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cided she wanted a Volkswagen Bee-

tle. We have no idea where that idea

came from since she was surrounded

by Fords her entire life. Still, the Bee-

tle idea was okay with me and we

started talking about the cars and

looking at options. And then soccer,

and other high school and family

events came along forcing the Beetle

plan to slide down the priority list. It

slid so far down that over the years I

forgot about it.

Apparently Nicole never forgot

about it. Not too long after she was

married she found the perfect Beetle

for the perfect price. Unfortunately,

Carl, her new husband, didn’t have

that same appreciation and the pur-

chase of a lifetime didn’t happen.

Then, just a few years later as Nicole

was completing her doctoral studies in

education leadership, Carl was seeing

life much more clearly and found the

second best purchase of a life time – a

1972 Volkswagen convertible. That


It has a few aches and pains but

for a ‘72 VW it’s a decent car and now

our Shelby has an adopted sister to

share the garage with on occasion.

Hmmm, it’s not a Shelby. But it is a

convertible. And Mama likes it so I

guess it’s okay.

The old car lessons began right

away. One of the first, and on the first

day even, was that the battery is

under the rear passenger seat. And if

that battery isn’t covered (as was not

done by the previous owner) the seat

springs will contact the battery posts

with the slightest weight on the back

seat cushion. Their daughter, An-

niePearl, is definitely heavy enough to

depress the springs. I’m told the re-

sulting fire was impressive, with real

flames! Fortunately, they were able to

pull the seat out and no one was hurt.

Nor was any real damage done. Once

everyone’s nerves settled, Carl in-

stalled a battery box with a cover.

Less exciting, but still an atten-

tion-getter for the younger generation,

is driving without power steering or

power brakes. Trying to slow down

and downshift, while muscling the

steering wheel though a corner and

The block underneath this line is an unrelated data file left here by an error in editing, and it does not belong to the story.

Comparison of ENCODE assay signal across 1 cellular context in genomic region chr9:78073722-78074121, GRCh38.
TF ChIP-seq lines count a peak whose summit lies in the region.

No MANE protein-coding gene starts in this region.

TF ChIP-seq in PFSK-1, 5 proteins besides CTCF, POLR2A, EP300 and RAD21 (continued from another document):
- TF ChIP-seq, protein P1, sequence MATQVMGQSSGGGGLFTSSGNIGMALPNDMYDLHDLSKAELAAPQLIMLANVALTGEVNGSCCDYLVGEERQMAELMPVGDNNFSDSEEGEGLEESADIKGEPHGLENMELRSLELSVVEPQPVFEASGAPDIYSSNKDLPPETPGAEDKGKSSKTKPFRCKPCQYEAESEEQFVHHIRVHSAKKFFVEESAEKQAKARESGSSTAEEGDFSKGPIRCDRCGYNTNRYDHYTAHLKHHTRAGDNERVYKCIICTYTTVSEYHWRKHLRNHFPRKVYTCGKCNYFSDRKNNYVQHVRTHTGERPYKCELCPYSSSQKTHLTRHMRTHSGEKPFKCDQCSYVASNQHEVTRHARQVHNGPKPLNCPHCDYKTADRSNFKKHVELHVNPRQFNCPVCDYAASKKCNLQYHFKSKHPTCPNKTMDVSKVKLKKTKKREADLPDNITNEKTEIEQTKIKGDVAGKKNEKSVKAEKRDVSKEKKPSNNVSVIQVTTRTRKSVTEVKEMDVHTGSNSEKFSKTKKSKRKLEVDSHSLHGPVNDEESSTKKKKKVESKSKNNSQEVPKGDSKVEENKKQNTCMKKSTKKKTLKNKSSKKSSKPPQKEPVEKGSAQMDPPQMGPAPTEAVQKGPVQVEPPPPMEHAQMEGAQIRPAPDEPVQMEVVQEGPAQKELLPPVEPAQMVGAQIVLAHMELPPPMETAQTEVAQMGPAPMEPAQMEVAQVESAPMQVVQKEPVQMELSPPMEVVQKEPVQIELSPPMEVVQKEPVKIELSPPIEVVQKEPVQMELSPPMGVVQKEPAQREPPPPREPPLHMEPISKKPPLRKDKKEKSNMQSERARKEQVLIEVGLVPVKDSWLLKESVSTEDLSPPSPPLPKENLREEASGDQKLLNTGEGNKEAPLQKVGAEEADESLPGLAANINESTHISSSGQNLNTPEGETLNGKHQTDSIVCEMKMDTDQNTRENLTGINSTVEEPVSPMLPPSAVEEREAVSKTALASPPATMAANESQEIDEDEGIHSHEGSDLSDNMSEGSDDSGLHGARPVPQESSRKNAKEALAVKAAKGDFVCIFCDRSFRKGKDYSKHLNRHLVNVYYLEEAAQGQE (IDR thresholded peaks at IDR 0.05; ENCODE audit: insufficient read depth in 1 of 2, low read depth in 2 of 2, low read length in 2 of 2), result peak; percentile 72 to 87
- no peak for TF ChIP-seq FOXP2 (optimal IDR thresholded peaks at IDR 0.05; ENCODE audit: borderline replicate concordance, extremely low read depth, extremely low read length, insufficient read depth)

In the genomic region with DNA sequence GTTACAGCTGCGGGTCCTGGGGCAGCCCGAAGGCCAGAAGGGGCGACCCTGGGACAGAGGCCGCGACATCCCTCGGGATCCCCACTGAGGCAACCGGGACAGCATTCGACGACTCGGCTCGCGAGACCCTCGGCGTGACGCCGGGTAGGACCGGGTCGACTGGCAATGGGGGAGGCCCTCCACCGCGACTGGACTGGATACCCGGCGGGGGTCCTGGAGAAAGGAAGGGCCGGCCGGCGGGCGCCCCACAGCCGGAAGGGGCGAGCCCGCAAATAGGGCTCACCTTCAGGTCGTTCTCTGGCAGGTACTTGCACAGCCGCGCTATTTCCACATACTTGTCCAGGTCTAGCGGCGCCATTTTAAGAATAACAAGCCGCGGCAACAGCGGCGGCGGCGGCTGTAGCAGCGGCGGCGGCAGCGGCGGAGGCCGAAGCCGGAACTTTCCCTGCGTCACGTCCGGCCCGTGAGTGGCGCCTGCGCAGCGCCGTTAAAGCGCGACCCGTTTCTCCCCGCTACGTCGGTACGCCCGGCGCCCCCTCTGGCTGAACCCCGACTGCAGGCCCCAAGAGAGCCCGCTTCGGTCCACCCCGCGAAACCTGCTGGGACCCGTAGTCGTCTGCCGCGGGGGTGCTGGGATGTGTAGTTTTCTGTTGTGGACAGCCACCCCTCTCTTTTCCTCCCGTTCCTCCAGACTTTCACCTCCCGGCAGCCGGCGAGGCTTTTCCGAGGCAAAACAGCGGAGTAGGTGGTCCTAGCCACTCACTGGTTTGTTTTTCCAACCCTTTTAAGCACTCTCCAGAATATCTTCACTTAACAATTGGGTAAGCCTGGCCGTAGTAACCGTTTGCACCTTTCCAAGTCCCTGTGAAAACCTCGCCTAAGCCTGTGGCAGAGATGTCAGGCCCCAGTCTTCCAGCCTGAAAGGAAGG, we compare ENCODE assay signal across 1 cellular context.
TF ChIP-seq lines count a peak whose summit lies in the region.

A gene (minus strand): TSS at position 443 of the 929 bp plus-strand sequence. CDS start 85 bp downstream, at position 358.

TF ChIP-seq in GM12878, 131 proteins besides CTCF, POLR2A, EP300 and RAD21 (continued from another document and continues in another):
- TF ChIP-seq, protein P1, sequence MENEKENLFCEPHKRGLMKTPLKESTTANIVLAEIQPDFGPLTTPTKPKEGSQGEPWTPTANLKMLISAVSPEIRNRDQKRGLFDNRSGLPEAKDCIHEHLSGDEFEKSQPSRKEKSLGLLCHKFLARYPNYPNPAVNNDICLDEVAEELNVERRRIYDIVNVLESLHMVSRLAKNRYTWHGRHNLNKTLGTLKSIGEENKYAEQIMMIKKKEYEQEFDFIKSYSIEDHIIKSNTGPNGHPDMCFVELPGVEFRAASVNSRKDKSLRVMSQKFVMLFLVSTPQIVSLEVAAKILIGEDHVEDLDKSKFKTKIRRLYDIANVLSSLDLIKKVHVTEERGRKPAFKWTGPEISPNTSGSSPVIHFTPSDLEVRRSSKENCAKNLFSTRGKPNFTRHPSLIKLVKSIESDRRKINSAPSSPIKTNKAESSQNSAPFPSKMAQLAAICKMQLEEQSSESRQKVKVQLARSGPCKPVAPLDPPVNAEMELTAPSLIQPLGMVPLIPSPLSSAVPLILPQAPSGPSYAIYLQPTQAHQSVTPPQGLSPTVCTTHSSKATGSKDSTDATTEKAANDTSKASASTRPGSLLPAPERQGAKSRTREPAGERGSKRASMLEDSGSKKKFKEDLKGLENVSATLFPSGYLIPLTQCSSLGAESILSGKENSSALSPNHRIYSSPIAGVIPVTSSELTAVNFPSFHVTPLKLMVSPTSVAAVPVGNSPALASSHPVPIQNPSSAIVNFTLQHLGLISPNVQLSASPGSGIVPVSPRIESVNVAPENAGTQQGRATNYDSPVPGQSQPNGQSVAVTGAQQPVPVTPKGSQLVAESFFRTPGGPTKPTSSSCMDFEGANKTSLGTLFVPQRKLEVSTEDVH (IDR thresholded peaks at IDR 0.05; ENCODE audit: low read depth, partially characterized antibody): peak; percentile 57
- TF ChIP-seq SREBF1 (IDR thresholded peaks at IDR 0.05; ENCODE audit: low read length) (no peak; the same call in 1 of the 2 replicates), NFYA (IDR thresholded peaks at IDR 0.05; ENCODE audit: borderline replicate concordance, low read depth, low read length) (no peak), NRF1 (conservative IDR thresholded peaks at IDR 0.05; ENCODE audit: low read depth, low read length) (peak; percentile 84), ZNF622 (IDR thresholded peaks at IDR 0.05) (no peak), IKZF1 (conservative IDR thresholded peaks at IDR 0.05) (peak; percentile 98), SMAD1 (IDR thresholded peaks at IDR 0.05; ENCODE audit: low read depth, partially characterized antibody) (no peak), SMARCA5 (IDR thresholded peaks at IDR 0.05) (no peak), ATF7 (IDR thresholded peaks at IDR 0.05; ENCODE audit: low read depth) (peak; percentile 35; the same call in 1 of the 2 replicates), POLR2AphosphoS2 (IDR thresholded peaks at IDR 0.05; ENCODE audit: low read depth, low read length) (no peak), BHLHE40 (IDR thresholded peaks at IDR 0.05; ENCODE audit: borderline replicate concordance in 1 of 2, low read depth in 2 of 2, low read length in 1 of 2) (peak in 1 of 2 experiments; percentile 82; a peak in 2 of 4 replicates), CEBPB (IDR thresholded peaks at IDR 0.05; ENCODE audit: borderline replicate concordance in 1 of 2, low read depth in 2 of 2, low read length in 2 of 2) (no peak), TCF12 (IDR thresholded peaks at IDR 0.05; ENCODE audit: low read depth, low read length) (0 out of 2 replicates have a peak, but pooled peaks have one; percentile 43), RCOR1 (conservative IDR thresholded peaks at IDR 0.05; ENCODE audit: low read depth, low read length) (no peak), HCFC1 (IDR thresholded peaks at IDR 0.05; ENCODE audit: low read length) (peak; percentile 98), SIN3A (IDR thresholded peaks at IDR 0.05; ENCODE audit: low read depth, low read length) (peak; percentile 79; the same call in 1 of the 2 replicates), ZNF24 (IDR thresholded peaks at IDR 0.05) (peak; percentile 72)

holding a Starbucks is very likely

going to result in a stomach knotting

moment as the car refuses to respond

immediately to the driver’s intent. I’m

not admitting to anything, but some

older drivers might want to relearn


And maintenance. Yes, Nicole has

already seen that a vehicle that’s older

than she is will require unending at-

tention. However, there is a social up

side. It appears the Volkswagen peo-

ple, particularly the air-cooled folks,

wave to each other on the road. In

Volkswagen speak, “air-cooled” refers

to the early generations of vehicles

that didn’t rely on fluid, other than oil,

to cool the engine. Unfortunately, in

her earliest days of air-cooled owner-

ship, Nicole wasn’t getting too many

waves from other drivers. The car

wouldn’t restart when it was hot and

she was hesitant to take it out. The

clincher came the day she was barely

out of the garage and it just died.

Things were not going well for our

newest, old-car hobbyist. A few days

later the Volkswagen showed up in

front of my house on a trailer.

It took a few days to figure things

out but we got it running. Now it just

sits there and purrs like a high

mileage 1972 Volkswagen should. But

the best part was that when we

cleaned and rebuilt the carburetor,

Nicole did most of the work. She even

asked if we would “

need to prime it or


” when she was putting it

back on. That was a nice afternoon

and definitely a high-five moment

after the test run.

The youngest of the Texas Devlins

is AnniePearl. Technically a Stroud,

AnniePearl turned nine a few months

ago and like many children, she has a

number of interests. They range from

arts and crafts and riding her bicycle,

to helping her father field dress game,

and helping me with the cars. Two or

three years ago she started helping

her mom and Auntie Shelby with the

GT500’s tires at the Yellow Rose car

show. She has always asked what I’m

doing if I’m working on the Shelby,

and if she can help. As she’s getting

older it’s rewarding to see how she

learns and connects the dots with the

mechanical aspects of the cars.

The Volkswagen is an opportunity

for both AnniePearl and me to learn.

Even simple things like the heater

controls needed to be figured out. But

we did work things out and it was a

joy to see AnniePearl get her mother

down on the floor with a flashlight, to

watch as she operated the heater con-

trols and explained what was happen-

ing with the ducts and doors. Can she

check the oil? Absolutely – and just

about every time we go near the car. A

test light? Yes, that and a jumper wire

is really fun.

It’s probably safe to say that even

AnniePearl is able to balance her au-

tomotive priorities. One day when we

were working on the Volkswagen she

said she was going to play with her

Super Snake. I said okay and didn’t

think anything of it. A few minutes


Fall 2016 65

Nicole [


] and Shelby [


] at the 2014

Yellow Rose car show.